ABSTRACT: Purpose: In recent years, the potential risk of cancer associated with statin use has been a focus of much interest. However, it remains uncertain whether statin therapy is associated with cancer risk. To examine the association between statin use and the risk of cancer, we conducted data mining using the US Food and Drug Administration (FDA) Adverse Event Reporting System (FAERS) and a large organized database of claims constructed by a database vendor (The Japan Medical Data Center Co., Ltd, Tokyo, Japan [JMDC]). Methods: Relevant reports in the FAERS, which included data from the first quarter of 2004 through the end of 2012, were identified and analyzed. The reporting odds ratio (ROR) was used to detect spontaneous report signals and was calculated using the case/non-case method. Additionally, signals were detected via the information component (IC) using the IC025 metric. Furthermore, event sequence symmetry analysis (ESSA) was applied to identify the risk of cancer following treatment with statins over the period January 2005 to July 2013. Results: In the FAERS database analyses, significant signals for colorectal cancer and pancreatic cancer were found for statins as a class. In the ESSA, significant associations between statin use and colorectal cancer and pancreatic cancer were found, with adjusted sequence ratios (95% confidence intervals) of 1.20 (1.08-1.34) and 1.31 (1.13-1.53), respectively, at an interval of 48 months. Conclusions: Multi-methodological approaches using different algorithms and databases suggest that statin use is associated with an increased risk for colorectal cancer and pancreatic cancer.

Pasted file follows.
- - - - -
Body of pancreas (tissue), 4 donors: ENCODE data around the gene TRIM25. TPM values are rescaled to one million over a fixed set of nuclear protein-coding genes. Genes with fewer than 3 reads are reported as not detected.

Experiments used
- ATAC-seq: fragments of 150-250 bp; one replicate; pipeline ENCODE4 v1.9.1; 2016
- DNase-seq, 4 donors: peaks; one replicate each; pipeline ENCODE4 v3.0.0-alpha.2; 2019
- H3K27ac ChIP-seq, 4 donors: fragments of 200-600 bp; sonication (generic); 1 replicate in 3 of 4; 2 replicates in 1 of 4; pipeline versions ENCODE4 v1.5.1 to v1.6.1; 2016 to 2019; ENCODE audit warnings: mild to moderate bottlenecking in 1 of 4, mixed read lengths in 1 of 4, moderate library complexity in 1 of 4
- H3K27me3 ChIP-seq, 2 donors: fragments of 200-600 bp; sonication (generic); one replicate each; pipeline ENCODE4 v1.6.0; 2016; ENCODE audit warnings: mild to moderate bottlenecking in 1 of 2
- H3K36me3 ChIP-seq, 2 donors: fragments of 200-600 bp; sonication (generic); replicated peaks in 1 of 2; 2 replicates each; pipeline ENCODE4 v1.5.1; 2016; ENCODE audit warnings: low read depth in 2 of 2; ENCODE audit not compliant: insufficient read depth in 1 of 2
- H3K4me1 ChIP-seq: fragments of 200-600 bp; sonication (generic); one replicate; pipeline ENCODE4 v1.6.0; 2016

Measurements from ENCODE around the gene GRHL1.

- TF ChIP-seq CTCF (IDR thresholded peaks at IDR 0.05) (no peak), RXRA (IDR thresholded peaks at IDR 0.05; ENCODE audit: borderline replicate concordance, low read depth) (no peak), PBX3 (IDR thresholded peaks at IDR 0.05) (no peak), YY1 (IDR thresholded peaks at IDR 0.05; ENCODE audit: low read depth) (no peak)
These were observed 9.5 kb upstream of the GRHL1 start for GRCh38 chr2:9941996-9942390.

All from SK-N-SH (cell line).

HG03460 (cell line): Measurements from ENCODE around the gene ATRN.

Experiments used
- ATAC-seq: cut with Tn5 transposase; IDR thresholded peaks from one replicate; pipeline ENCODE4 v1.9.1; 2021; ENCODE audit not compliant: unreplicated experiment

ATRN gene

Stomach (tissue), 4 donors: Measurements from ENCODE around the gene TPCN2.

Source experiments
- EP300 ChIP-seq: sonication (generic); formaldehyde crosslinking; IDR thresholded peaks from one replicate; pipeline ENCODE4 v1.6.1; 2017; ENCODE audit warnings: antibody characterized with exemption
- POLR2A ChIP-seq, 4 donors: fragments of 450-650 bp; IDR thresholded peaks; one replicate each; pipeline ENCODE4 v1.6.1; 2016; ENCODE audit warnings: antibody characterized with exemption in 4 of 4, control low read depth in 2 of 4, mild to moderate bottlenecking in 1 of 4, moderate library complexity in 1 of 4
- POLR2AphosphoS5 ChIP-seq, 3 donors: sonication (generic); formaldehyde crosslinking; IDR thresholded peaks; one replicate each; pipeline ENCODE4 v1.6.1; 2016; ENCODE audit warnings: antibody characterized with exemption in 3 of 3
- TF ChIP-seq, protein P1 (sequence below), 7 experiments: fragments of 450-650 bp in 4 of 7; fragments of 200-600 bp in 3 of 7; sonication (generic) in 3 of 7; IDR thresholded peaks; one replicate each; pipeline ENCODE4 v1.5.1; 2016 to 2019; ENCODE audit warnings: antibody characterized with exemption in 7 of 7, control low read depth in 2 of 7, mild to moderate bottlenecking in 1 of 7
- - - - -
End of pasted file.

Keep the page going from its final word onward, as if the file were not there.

International journal of medical sciences 01/2015; 12(3):223-233. DOI:10.7150/ijms.10656 · 1.55 Impact Factor